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Draft bill would make mobile developers delete your stored data

hank johnson (official)

US Representative Hank Johnson (D, GA) is unveiling a new draft bill that would require app developers to disclose their information-gathering practices, and allow users to request their stored information to be deleted. The Application Privacy, Protection, and Security (APPS) Act of 2013 is the culmination of a six-month web-based initiative called AppRights, and according to Johnson, incorporates three provisions championed by the project’s participants — user control, transparency, and security.

Delete any personal data collected by the application

Under the APPS Act, developers would be required to provide users with the terms and conditions governing the collection, use, storage, and sharing of their data. That notice would also have to include the categories of personal data collected and the purposes it would be used for, along with the categories of third parties with which it would be shared. More importantly for developers, they would have to provide a way for users to communicate their intent stop using an app, and "to the extent practicable, to delete any personal data collected by the application that is stored by the developer." Data retention policies would also need to be publicized, explaining how long user data is stored, and the terms and conditions surrounding its storage. The Federal Trade Commission would be in charge of enforcement, pursuing violations as "unfair or deceptive acts or practices," and state attorneys would be permitted to bring civil lawsuits against recalcitrant developers as well.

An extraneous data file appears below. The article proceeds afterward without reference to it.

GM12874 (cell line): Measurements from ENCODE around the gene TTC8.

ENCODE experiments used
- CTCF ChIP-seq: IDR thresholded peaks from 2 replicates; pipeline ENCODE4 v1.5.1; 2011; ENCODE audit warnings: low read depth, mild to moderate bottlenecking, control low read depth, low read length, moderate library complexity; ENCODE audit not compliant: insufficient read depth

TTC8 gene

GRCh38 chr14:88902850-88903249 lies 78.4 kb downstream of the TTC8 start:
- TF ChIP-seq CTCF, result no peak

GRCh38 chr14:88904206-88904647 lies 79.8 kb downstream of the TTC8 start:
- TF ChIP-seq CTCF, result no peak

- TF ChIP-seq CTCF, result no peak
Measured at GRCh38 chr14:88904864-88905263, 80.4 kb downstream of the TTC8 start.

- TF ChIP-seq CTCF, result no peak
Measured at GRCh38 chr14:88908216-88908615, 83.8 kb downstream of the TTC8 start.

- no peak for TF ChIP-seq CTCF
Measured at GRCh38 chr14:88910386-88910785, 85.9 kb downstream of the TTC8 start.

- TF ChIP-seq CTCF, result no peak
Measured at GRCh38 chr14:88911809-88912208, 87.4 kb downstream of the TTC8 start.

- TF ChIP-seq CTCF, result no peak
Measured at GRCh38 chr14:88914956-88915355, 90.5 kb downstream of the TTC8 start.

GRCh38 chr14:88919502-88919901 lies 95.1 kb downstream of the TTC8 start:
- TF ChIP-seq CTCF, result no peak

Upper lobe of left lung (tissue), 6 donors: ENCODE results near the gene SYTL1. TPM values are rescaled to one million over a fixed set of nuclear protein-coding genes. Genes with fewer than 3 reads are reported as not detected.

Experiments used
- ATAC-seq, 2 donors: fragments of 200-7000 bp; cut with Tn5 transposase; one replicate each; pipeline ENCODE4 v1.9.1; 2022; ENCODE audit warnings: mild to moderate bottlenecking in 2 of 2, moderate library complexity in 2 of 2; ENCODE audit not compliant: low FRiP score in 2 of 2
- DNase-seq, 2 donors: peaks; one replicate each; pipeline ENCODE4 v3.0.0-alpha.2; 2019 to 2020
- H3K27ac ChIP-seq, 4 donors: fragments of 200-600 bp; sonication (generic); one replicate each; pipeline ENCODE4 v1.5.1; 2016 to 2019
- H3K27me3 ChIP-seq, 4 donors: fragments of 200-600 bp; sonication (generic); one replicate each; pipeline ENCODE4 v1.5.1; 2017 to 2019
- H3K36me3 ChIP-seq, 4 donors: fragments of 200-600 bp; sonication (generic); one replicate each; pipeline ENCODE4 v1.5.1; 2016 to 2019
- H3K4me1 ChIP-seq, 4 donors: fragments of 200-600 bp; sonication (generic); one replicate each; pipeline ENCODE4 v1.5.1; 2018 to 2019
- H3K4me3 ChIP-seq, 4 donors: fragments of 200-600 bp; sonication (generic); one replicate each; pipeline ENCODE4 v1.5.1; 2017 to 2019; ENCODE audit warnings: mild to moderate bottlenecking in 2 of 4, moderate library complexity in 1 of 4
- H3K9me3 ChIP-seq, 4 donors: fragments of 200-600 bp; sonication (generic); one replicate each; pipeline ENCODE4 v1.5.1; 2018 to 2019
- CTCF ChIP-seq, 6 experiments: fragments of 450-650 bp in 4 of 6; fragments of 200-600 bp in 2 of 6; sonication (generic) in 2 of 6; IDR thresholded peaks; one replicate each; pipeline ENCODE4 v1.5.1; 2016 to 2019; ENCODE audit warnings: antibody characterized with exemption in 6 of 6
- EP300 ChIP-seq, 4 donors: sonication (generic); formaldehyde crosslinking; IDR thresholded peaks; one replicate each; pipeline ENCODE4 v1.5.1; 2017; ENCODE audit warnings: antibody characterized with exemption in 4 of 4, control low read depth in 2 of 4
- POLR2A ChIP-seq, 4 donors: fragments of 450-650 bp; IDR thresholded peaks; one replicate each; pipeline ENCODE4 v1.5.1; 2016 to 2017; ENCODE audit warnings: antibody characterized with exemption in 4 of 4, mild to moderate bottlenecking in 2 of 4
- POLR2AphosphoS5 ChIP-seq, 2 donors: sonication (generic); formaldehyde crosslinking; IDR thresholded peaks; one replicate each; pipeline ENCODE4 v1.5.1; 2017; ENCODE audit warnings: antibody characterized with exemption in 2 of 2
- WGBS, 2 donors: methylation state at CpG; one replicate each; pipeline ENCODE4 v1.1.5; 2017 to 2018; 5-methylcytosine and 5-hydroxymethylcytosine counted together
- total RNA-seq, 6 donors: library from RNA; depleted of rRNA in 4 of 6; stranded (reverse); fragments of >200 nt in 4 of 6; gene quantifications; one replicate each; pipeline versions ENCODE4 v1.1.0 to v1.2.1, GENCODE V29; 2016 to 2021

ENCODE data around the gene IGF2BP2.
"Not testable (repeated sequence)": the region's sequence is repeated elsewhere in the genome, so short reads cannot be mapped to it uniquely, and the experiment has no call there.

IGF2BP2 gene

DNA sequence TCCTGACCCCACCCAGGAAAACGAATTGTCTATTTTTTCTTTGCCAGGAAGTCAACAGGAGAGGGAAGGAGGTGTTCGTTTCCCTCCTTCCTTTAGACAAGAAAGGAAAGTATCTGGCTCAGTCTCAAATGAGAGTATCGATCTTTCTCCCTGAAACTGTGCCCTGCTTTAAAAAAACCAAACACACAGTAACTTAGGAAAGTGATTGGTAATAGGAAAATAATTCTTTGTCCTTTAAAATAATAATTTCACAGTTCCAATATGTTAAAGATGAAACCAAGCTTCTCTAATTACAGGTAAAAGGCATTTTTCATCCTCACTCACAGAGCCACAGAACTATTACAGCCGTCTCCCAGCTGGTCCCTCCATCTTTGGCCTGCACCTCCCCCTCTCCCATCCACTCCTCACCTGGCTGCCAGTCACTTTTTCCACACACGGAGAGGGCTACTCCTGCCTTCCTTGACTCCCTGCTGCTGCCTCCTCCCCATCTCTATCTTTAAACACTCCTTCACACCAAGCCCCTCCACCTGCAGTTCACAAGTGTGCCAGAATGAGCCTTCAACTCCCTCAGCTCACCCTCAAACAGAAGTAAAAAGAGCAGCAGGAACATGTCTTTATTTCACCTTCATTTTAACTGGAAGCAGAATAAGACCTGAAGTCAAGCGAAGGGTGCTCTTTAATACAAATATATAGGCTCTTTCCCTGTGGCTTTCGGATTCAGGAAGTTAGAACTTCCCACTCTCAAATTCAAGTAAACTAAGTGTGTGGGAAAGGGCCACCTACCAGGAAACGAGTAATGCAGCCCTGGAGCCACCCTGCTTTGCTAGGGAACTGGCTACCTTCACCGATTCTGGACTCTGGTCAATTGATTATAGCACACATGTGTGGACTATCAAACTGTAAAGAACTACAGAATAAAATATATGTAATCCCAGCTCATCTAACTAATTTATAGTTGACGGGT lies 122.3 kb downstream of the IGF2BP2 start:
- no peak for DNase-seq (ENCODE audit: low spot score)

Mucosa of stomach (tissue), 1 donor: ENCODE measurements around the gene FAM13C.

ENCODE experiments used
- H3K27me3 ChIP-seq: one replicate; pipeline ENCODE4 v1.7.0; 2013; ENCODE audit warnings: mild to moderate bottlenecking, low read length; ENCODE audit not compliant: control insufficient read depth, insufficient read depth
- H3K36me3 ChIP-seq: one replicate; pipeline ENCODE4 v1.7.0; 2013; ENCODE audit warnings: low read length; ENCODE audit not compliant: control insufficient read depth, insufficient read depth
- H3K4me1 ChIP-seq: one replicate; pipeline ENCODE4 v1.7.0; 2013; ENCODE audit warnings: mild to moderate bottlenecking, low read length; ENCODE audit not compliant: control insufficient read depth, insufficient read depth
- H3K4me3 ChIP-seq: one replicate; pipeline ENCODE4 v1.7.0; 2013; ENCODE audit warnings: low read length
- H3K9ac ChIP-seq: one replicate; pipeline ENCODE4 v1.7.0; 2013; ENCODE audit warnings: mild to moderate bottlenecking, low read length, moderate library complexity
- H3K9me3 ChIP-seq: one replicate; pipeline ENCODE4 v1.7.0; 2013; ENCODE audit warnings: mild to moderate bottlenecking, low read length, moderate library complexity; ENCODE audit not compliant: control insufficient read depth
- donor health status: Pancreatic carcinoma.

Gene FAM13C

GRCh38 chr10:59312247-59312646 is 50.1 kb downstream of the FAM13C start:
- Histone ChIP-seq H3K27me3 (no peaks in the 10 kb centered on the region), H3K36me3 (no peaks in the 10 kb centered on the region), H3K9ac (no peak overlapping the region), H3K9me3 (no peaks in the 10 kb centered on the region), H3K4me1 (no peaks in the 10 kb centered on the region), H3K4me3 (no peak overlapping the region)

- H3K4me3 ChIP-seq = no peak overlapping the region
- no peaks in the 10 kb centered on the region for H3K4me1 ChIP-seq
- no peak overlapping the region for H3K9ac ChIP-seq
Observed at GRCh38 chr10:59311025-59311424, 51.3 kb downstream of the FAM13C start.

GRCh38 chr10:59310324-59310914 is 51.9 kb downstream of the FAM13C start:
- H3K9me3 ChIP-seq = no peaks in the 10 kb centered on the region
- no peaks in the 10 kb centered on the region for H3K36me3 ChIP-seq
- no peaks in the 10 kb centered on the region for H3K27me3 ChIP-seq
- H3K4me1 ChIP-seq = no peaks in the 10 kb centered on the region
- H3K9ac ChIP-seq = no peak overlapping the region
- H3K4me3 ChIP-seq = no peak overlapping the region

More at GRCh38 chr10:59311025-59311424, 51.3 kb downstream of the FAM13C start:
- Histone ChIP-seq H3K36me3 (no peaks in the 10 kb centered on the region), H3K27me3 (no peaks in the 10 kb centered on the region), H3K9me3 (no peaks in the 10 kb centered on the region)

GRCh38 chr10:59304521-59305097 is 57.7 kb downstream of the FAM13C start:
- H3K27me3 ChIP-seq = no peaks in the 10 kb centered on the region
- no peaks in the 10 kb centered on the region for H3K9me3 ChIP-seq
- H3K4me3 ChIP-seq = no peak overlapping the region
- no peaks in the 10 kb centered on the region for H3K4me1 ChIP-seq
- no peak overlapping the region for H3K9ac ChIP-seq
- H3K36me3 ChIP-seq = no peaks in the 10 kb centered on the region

The proposed bill hasn’t yet been formally introduced as legislation, and Computerworld reports that the National Telecommunications and Information Administration (NTIA) is pushing for more time to develop its own mobile app privacy recommendations beforehand. Americans overwhelmingly consider the information stored on their phones to be private, and the issue is the focus of a variety of initiatives including Senator Al Franken’s Location Privacy Protection Act and the EFF’s Mobile User Privacy Bill of Rights.

The Verge
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